Propane System Red Labels Ensure Safety: LP Gas

The reasons for labeling propane tanks vary depending on the appliances used. (Picture by LPG Staff)

Labeling a device for a safety issue is a well-known practice in our industry.

There are variations on how this practice is implemented and documented. However, the general concept is well accepted. Using a label informs the consumer of a safety issue with the item so that the problem can be corrected.

The tag type also indicates the level of security risk the tagged item poses. Red “A” tags indicate safety issues that will result in a lockout of the appliance or part of the gas system until the issue is corrected. Red “B” tags indicate safety issues that must be corrected, but do not warrant a lockout of the appliance or entire gas system.

Another well-known tagging system uses red tags for any safety issues that require the appliance or gas system to be locked out until the issue is corrected. A yellow tag indicates safety issues that should be corrected but do not warrant a lockout of the appliance or gas system.

Common Reasons for Tags

The type of inspection that can lead to an item being tagged can vary. This can happen during a service call to a gas customer. A delivery driver may also label a part of the gas system based on their observations. Perhaps there is a problem with the supply tank, such as an illegible nameplate or a tank that is now too close to a major building due to an addition.

The first problem must be corrected before the tank can be filled. The last problem could be solved in a reasonable time. But this is a judgment call; a foot too close for a 500 gallon tank is a different situation than the same tank a foot away.

The reasons for tagging vary depending on the devices used and the system. There could be problems with the chimney system. Is the ventilation code compliant? Does the piping have excessive rust that could cause a carbon monoxide leak? Is the tubing crimped or bent in a way that suggests a leak point? Is the burner flame soaring, showing signs of a poor fuel and air mixture? Is there excessive soot formation in the burner chamber? Is piping poorly supported by code? Is there a cracked heat exchanger? Are the regulators within the service life?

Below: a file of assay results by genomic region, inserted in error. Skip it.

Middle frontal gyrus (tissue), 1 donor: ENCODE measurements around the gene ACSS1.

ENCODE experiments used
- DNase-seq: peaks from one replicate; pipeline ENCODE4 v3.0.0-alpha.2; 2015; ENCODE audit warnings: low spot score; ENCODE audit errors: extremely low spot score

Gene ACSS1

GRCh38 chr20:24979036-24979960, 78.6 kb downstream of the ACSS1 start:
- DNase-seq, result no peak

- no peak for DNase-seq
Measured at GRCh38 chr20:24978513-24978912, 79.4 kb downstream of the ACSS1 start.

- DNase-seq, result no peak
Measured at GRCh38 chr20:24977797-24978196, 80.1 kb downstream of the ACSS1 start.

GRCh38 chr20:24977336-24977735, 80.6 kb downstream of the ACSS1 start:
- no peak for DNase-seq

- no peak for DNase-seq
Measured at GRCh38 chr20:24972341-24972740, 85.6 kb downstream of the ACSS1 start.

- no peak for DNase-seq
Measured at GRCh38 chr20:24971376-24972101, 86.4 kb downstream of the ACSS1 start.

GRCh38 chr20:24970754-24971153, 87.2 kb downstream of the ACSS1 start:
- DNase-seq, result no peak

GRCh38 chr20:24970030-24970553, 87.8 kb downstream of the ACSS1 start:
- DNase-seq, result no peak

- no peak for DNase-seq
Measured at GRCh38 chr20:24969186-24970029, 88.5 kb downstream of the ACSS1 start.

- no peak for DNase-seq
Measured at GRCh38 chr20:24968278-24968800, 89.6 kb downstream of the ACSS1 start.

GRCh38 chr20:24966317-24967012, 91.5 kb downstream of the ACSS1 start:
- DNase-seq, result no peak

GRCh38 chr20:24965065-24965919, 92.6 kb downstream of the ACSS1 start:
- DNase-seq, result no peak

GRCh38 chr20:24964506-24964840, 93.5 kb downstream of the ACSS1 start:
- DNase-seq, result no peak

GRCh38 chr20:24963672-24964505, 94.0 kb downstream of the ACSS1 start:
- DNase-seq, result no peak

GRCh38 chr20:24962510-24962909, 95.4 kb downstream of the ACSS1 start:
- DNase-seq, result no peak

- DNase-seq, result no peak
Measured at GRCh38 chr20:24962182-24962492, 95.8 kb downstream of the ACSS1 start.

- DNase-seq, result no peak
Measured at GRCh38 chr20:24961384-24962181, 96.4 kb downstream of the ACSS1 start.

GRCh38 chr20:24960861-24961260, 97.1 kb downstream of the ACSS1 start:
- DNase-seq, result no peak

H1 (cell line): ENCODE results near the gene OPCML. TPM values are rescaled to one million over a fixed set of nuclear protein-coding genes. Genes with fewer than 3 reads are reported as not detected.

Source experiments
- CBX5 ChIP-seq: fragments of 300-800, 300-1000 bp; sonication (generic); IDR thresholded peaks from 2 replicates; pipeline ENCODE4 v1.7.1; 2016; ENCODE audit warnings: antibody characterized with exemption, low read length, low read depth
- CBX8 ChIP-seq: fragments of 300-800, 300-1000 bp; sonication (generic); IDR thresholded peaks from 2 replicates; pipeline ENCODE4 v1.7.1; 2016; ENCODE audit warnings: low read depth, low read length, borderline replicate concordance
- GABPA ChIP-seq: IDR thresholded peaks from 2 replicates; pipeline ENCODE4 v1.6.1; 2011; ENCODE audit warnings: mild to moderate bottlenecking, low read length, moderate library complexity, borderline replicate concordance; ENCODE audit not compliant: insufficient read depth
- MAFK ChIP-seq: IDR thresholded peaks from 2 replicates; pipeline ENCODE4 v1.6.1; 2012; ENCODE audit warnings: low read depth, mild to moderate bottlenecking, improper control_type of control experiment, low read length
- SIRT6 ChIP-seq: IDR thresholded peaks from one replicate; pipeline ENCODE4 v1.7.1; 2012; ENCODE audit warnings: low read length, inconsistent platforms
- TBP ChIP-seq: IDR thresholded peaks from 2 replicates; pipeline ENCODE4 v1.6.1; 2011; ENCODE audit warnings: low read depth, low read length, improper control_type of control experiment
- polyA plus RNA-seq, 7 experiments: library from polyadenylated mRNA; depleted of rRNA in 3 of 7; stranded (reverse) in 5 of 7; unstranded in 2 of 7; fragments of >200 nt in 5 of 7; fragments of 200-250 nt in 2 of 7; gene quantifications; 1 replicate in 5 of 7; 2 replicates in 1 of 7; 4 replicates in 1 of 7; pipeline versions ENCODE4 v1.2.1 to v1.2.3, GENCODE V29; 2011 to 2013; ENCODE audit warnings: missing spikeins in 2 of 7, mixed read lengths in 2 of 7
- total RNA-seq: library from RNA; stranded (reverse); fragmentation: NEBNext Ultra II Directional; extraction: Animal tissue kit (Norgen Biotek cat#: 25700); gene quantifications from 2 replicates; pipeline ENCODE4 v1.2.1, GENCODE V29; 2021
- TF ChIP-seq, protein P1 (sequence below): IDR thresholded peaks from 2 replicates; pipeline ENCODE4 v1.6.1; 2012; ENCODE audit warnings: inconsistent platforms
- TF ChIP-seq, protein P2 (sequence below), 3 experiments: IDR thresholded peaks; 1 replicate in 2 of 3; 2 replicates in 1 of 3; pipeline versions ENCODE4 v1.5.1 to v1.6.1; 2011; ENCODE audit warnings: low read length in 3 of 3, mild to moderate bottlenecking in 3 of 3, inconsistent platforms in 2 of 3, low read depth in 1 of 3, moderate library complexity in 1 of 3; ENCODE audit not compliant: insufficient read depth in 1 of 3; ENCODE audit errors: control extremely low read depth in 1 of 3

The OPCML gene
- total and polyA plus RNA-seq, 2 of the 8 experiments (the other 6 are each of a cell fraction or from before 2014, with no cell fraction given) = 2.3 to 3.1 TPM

If the nature of the problem poses an immediate security risk, the device or item should be locked down so that it cannot be used until it has been corrected. If the appliance or item cannot be isolated, the entire gas system should be locked out until correction is made.

Best Practices

The service person who finds the safety issue and applies the label need not be the person who repairs the device or item in question. It is important to inform customers that they must find qualified personnel to carry out repairs in a timely manner. Set a deadline for completing the repair. Write it down in your calendar. Check with clients to see if work is complete.

If your service technician does the repairs, this type of coordination is probably easier to manage. Nevertheless, a good paper trail adds a guarantee to ensure that the repair does not slip through the cracks.

During heating season, locking out a gas appliance or system can be tricky. Obviously, the goal is to remedy the safety issue in a timely manner so that the system can be returned to service quickly. However, never sacrifice getting the job done right to get it done quickly.

The guiding principle is to err on the side of caution. If you’re not sure whether the item in question warrants locking until it’s fixed, the safest course is to lock it, if possible. Don’t risk an unknown consequence.


John V. McCoy is with McCoy, Leavitt, Laskey LLC. His firm represents members of the industry nationally. He can be reached at 262-522-7007.

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